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Amid Cuts, Invest in Innovation

Contrary to the claims of some politicians and pundits, we can’t cut our way to a strong economy. We need to get our fiscal house in order, to be sure. But we also need to invest in those key areas that can help boost the nation’s growth, which is still the best way to erase the debt.

Which is why, in the midst of its fiscal struggles, Congress should move forward on the permanent authorization of a simpler and more generous research and experimentation (R&E) tax credit.

Since 1981, the R&E tax credit has helped guard against one of the foremost enemies of innovation: underinvestment. The first of its kind, this credit encouraged firms to commit funds to research and development activities and sent a clear signal to the world that the U.S. placed a high priority on the continued strength of its innovation-driven economy.

Left to their own devices, private firms tend to underinvest in R&D because they are unable to capture all of the benefits of their investments. The spillover effects of research and development—those positive externalities such as knowledge transfer and information sharing that encourage further innovation and help strengthen regional industry clusters—mean that an individual firm’s R&D investments will likely benefit not just the company itself but the industry as a whole.

The R&E tax credit helps counteract this tendency to underinvest. By effectively reducing the cost of private-sector R&D, the credit encourages companies to spend more on research activities than they otherwise would.

Over the past three decades, countries throughout the world have adopted their own policies to stimulate private R&D investment, many of which now outpace the R&E tax credit. Indeed, the Information Technology and Innovation Foundation (ITIF) found that the U.S. now ranks 27th in terms of R&D tax incentive generosity. Even more troubling, the U.S. now ranks fourth out of 40 countries in innovation-based competitiveness and second to last with regard to progress over the last decade.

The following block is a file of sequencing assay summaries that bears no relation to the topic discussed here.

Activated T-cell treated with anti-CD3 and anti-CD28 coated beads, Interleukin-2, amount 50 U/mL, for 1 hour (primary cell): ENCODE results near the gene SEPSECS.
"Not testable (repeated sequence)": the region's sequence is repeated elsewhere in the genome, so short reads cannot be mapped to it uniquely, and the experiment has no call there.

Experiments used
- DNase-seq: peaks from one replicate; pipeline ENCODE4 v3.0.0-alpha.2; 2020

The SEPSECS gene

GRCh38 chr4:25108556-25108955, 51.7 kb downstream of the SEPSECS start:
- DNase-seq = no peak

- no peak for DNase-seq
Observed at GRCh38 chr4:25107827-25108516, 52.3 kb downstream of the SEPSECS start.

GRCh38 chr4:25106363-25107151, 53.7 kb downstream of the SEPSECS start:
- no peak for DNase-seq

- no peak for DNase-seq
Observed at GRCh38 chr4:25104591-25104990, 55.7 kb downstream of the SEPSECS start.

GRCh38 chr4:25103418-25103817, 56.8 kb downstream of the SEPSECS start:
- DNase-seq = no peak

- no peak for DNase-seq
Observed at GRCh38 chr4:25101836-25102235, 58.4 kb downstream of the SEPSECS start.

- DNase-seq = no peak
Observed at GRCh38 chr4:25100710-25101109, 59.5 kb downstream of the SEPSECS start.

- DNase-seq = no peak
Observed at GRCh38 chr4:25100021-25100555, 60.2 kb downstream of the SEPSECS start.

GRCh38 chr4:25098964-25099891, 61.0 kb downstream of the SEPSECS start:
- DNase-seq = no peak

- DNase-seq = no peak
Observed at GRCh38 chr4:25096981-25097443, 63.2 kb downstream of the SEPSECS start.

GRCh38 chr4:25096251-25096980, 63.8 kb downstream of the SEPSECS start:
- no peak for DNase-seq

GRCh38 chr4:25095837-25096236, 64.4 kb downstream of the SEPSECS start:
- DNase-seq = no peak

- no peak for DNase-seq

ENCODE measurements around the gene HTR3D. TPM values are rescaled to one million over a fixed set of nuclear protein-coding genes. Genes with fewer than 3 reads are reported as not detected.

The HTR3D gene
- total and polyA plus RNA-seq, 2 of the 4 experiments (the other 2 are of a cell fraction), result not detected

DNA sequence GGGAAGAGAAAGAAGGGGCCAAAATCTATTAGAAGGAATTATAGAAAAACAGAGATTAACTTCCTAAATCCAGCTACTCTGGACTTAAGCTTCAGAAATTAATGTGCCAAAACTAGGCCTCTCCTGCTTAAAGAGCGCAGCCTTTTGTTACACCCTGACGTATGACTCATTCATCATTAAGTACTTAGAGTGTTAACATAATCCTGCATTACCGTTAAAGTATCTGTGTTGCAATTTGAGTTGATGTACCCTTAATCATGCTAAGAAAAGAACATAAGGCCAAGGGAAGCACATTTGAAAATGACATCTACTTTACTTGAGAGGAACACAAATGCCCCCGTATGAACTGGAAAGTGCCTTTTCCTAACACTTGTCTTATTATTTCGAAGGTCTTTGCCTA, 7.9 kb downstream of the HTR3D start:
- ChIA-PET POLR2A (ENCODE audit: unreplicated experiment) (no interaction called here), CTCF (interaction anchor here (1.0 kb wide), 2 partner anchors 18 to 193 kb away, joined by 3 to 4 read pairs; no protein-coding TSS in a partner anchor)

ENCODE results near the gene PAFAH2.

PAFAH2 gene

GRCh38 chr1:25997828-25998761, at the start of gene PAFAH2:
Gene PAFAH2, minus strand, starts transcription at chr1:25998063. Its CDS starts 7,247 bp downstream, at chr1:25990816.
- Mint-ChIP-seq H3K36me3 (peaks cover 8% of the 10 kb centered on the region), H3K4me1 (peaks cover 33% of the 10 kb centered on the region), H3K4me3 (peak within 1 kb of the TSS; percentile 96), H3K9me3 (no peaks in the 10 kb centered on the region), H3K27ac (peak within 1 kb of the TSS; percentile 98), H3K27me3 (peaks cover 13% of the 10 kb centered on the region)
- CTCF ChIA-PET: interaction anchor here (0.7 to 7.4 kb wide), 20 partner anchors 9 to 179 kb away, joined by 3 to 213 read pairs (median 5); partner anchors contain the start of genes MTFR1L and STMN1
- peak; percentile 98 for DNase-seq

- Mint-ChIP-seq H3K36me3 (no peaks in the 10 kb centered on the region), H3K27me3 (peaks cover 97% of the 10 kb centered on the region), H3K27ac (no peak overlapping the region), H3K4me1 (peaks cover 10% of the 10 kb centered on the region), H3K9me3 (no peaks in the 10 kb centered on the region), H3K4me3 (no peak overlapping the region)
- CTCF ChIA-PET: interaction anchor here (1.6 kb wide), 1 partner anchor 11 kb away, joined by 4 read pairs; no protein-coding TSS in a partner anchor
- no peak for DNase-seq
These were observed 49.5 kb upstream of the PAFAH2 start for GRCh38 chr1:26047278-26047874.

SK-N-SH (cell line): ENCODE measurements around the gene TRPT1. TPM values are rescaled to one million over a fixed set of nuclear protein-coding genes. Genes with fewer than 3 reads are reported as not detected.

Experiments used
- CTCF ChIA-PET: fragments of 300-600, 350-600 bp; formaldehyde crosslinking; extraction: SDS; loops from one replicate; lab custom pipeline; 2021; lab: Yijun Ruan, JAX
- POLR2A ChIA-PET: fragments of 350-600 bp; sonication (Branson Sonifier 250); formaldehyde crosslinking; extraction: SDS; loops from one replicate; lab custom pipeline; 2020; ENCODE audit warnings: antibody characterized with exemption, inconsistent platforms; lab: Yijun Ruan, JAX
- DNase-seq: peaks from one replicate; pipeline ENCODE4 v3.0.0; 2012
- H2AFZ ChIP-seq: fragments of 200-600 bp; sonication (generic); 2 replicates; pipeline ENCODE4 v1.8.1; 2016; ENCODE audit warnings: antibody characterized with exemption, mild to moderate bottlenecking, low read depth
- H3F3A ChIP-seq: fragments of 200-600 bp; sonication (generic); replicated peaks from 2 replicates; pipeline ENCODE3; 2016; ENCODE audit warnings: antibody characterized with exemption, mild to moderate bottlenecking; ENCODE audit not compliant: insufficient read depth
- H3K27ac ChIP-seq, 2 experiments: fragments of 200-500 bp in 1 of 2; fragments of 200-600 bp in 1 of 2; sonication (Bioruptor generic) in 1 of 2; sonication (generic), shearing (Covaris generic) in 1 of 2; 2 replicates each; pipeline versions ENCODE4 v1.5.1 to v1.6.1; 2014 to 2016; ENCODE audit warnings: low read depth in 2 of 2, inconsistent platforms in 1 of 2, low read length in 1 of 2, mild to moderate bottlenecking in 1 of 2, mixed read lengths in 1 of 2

Expanding the credit from 14 percent to 20 percent would improve the credit’s competitiveness in the global marketplace while also producing an estimated $66 billion increase in annual GDP and at least 162,000 new jobs—both of which would go a long way towards setting the U.S. economy back on track.

In addition, a permanently authorized R&E tax credit would bring an end to the repeated expiration / reauthorization cycles that now foster uncertainty about the future tax climate and, in turn, discourage long-term R&D investments. By introducing a degree of predictability, a permanent credit would encourage companies to engage in long-term planning and undertake R&D projects with longer timelines.

And simplifying the calculation of the credit would lower administrative costs for firms seeking the credit and for the IRS in determining qualification and compliance.

From increased innovation and first-mover advantages to job growth and higher productivity, the potential benefits of the R&E tax credit underscore why it is particularly deserving of federal investment. And with support spanning the political spectrum, permanent authorization of the R&E tax credit offers a rare opportunity for bipartisan action. So as Congress and the president sort out a solution to the austerity crisis, they should also seize this moment to strengthen the economy by simplifying, expanding, and making permanent the R&E tax credit.